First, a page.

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I have a 2003 Odyssey LX (manual doors) with 105,000 miles mostly city driving, a few long trips, and a few bush whacking Boy Scout trips. The body is shot and electrical getting flaky but it runs OK. Leans a bit right--always has....I do not like to drive over 65 on the highway with it. I really only put about 3,000 miles a year on it now (mostly back and forth to work for 3 miles, the occasional junk yard trip). My wife wants me to get a new car and I have mixed feelings. I check everything at least once a month, run the OBDC, and keep pretty much the maintenance schedule at the dealership. Had the timing chain replaced around 90K. Should I keep hanging on to it? Is the transmission a ticking time bomb? Just thinking out loud. Trying to be logical about it. Got two boys in college so if I can kick the can a bit it would help.
 

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I had an 01 with tranny issues but I still used it until higher miles. If it is not giving you too much trouble considering a used van and your timing belt was done, the rest is standard (other) maintenance as with any car... suspension, brakes, blah blah. We would have kept it longer but both our cars are old. We wanted to upgrade a little (but could not go to latest and greatest). In fact I still have some new OEM parts for my old ody that I need to clean out.

Now that your kids are out (we have scout trips still), may be you are looking to move from van to a sedan? Or a van with newer tech? Or maybe sell this and go up to a used slightly higher year?
 

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Discussion Starter #3
I had an 01 with tranny issues but I still used it until higher miles. If it is not giving you too much trouble considering a used van and your timing belt was done, the rest is standard (other) maintenance as with any car... suspension, brakes, blah blah. We would have kept it longer but both our cars are old. We wanted to upgrade a little (but could not go to latest and greatest). In fact I still have some new OEM parts for my old ody that I need to clean out.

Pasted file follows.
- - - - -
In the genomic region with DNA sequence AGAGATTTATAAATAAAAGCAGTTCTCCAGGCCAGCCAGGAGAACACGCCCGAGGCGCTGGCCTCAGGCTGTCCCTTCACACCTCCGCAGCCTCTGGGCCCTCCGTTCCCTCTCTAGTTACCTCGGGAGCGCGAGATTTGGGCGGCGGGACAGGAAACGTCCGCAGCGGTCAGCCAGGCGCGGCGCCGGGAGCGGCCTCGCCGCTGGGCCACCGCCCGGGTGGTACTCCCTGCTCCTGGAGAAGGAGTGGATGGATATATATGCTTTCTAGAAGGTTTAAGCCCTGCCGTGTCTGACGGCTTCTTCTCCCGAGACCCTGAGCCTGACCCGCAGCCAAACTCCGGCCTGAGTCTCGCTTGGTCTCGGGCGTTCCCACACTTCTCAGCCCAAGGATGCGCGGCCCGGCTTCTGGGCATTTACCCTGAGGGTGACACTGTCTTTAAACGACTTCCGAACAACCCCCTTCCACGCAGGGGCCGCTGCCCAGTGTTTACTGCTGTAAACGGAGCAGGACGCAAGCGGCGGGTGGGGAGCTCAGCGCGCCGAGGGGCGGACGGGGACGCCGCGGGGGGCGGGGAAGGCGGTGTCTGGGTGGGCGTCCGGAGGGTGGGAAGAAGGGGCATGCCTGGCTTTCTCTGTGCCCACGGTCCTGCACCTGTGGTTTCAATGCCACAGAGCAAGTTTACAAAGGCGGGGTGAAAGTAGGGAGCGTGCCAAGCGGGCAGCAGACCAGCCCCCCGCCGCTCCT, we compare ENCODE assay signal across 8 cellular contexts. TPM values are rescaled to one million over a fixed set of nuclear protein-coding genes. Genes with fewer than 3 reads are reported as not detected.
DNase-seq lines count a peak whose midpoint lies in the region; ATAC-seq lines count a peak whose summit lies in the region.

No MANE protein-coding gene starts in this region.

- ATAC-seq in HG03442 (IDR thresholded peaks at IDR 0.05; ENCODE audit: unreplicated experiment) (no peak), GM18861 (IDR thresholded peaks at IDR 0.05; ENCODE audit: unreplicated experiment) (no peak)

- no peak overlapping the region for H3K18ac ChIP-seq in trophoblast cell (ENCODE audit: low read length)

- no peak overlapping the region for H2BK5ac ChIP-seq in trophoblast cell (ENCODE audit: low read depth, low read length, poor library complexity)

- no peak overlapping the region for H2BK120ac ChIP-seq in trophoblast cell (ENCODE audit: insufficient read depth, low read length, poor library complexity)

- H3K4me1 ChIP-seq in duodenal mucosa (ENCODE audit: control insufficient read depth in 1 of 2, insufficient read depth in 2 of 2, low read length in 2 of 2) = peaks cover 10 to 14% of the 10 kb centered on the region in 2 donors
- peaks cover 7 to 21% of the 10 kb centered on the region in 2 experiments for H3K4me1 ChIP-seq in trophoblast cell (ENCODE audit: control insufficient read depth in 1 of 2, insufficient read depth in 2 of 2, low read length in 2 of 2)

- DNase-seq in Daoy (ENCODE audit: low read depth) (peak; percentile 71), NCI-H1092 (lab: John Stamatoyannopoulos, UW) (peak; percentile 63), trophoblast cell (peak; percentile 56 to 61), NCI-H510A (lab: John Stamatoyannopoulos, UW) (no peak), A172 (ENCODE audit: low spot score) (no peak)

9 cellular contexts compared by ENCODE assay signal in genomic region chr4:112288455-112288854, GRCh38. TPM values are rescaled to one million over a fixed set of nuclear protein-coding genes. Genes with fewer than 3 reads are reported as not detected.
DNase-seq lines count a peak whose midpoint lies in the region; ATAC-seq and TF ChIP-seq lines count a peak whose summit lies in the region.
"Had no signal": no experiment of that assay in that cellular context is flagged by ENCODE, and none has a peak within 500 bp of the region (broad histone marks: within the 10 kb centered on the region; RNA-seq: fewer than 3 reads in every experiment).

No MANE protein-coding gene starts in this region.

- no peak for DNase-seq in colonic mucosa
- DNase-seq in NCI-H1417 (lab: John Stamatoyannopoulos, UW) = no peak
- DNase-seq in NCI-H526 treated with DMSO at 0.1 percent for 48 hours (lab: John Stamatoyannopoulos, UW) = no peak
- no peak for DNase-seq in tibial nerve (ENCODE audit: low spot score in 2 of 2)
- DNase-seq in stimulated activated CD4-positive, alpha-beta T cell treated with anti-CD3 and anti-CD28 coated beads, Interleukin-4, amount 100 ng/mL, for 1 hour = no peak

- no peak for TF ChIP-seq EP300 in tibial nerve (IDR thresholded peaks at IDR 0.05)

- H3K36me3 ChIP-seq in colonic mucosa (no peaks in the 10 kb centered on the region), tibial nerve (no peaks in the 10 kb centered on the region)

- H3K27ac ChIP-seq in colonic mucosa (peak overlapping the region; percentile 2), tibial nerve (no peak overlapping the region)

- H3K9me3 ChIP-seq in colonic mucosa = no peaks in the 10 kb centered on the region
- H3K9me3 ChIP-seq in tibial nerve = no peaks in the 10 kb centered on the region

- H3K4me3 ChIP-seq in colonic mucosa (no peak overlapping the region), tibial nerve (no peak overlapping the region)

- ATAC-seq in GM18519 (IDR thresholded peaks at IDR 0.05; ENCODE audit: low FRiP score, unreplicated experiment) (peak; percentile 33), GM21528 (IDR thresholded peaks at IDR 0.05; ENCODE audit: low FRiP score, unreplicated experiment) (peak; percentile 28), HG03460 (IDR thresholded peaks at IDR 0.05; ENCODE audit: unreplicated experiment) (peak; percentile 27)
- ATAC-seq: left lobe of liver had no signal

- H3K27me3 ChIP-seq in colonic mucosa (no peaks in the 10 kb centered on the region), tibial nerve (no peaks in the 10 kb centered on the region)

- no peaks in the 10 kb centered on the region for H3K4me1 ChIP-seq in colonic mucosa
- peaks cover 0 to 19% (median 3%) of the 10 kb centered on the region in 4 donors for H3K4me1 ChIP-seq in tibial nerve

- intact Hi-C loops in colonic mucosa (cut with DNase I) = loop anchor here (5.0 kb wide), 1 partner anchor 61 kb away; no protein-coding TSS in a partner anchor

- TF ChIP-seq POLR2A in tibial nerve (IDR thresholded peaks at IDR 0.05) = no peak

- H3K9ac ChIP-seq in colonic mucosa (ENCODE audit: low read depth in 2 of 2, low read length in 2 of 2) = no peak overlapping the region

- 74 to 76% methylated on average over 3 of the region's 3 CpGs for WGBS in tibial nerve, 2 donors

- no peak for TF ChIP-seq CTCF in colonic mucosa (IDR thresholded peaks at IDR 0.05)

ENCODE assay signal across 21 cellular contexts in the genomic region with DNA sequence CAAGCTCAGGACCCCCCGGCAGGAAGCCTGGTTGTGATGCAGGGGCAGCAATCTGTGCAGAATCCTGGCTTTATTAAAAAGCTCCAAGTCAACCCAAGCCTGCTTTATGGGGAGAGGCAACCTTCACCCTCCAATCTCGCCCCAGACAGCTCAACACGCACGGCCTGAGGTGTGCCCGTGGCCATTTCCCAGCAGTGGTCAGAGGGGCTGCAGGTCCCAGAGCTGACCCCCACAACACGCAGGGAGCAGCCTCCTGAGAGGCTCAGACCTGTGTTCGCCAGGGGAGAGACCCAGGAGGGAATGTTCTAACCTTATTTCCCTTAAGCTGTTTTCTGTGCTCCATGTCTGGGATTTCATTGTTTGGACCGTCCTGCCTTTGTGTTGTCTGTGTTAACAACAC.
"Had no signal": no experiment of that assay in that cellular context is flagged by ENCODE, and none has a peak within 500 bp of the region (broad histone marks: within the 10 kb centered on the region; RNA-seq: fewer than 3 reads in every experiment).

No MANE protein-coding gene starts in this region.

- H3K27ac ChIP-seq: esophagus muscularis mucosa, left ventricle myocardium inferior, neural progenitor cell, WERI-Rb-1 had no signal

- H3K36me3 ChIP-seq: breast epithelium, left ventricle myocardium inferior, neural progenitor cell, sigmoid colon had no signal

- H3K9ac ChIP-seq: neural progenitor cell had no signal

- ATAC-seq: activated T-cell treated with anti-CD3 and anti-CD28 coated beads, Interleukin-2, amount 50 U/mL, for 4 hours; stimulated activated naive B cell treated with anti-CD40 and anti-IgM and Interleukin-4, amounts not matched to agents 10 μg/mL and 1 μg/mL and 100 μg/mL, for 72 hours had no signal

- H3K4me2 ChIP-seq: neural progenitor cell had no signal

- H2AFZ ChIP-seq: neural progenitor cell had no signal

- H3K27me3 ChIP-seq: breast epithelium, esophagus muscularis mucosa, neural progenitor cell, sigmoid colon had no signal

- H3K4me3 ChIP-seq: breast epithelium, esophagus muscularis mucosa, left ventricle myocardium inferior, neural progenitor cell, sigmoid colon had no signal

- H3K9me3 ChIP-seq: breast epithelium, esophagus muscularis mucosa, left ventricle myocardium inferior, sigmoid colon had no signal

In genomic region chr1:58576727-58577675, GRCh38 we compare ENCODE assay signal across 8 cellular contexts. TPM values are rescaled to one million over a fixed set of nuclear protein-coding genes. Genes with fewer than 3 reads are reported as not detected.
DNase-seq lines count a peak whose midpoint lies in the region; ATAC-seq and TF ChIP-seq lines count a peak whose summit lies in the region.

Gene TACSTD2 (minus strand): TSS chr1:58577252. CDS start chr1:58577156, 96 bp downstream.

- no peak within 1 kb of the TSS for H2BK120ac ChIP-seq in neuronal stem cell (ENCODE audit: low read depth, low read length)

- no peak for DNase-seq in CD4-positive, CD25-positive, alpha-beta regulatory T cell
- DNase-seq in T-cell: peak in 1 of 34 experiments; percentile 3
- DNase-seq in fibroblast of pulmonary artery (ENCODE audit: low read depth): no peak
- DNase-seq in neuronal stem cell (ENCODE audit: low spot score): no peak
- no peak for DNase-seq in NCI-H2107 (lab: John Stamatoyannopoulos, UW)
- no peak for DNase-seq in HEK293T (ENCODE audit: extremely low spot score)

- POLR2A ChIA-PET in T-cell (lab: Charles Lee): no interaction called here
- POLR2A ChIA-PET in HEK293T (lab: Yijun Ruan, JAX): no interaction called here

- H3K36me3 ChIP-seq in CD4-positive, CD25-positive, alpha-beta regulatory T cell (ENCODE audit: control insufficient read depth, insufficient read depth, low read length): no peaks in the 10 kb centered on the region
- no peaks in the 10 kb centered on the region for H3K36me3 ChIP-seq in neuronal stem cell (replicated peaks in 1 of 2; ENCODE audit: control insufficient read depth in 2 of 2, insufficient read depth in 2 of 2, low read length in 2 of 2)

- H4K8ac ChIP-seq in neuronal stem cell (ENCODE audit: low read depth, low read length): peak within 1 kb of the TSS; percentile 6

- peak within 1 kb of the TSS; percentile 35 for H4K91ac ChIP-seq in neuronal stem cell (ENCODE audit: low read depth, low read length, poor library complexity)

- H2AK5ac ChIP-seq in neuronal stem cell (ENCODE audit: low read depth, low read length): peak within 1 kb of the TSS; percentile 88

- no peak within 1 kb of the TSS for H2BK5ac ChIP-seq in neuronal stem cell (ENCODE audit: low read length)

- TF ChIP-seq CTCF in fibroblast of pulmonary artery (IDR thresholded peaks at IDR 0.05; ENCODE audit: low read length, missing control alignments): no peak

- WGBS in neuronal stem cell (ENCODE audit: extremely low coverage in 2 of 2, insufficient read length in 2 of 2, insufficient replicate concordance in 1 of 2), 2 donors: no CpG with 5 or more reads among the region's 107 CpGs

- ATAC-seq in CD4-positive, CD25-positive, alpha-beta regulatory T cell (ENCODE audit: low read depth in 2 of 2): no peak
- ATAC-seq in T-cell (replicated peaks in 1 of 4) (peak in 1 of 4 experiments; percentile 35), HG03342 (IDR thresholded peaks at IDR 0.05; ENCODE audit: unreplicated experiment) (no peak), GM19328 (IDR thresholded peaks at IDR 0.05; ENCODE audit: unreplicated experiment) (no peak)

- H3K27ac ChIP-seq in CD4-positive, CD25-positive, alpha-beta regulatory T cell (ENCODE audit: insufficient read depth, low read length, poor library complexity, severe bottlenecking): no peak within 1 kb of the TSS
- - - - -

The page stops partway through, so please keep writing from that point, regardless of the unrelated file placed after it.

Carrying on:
Now that your kids are out (we have scout trips still), may be you are looking to move from van to a sedan? Or a van with newer tech? Or maybe sell this and go up to a used slightly higher year?
Thanks for replying.

I think for my next car I will probably get a small one. I like small cars but it is hard to give up that great Ody drivers seat view. I'd probably go new next time.

No I am Assistant Scout Master emeritus standard now. Both my boys aged out but did hang around a bit in the Troop between 18-20. Both made Eagle.
 

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Keep. My 2003 has 160k wth no issues and travels to work and back about 10 miles a day. Very cheap van for travel. But I am cheap.
 

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I have a 2003 Ody, bought it used from a friend a few years ago with 144K on it. It has 220K+ on it now. There are a few spots on the body that are dinged and a little bit of rust, but it runs great. We used it several years to tow our pop up camper, maybe 14K miles. I keep up on the fluid maintenance and everything is fine. My recommendation is that if you are OK with the look and driving an older vehicle, keep it and keep it maintained. You could easily get many more years of life out of it. Cost of operation is low / year at this point. If you are having driving issues / lean / vibration... Probably need to do some work on the front suspension, which is cheap if you DIY, but for what you are saying you use it for, maybe just skip and drive it.

I like to think that with older cars, as long as they are safe and there is not a critical reliability issue, then you just maintain them and drive them until they quit, which can be 20+ years now. It saves a huge amount of $ if you are able to do that. You can use that $ for other things.
 

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Discussion Starter #7
I have a 2003 Ody, bought it used from a friend a few years ago with 144K on it. It has 220K+ on it now. There are a few spots on the body that are dinged and a little bit of rust, but it runs great. We used it several years to tow our pop up camper, maybe 14K miles. I keep up on the fluid maintenance and everything is fine. My recommendation is that if you are OK with the look and driving an older vehicle, keep it and keep it maintained. You could easily get many more years of life out of it. Cost of operation is low / year at this point. If you are having driving issues / lean / vibration... Probably need to do some work on the front suspension, which is cheap if you DIY, but for what you are saying you use it for, maybe just skip and drive it.

I like to think that with older cars, as long as they are safe and there is not a critical reliability issue, then you just maintain them and drive them until they quit, which can be 20+ years now. It saves a huge amount of $ if you are able to do that. You can use that $ for other things.
Thanks